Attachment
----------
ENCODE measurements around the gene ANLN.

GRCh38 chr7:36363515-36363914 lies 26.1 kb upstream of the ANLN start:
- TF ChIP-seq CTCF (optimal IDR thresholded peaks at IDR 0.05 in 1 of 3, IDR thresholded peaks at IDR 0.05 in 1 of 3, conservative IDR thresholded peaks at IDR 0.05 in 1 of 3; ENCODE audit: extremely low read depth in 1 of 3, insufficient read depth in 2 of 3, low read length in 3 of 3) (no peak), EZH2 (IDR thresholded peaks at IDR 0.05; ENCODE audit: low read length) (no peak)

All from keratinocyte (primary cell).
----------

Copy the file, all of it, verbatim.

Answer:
ENCODE measurements around the gene ANLN.

GRCh38 chr7:36363515-36363914 lies 26.1 kb upstream of the ANLN start:
- TF ChIP-seq CTCF (optimal IDR thresholded peaks at IDR 0.05 in 1 of 3, IDR thresholded peaks at IDR 0.05 in 1 of 3, conservative IDR thresholded peaks at IDR 0.05 in 1 of 3; ENCODE audit: extremely low read depth in 1 of 3, insufficient read depth in 2 of 3, low read length in 3 of 3) (no peak), EZH2 (IDR thresholded peaks at IDR 0.05; ENCODE audit: low read length) (no peak)

All from keratinocyte (primary cell).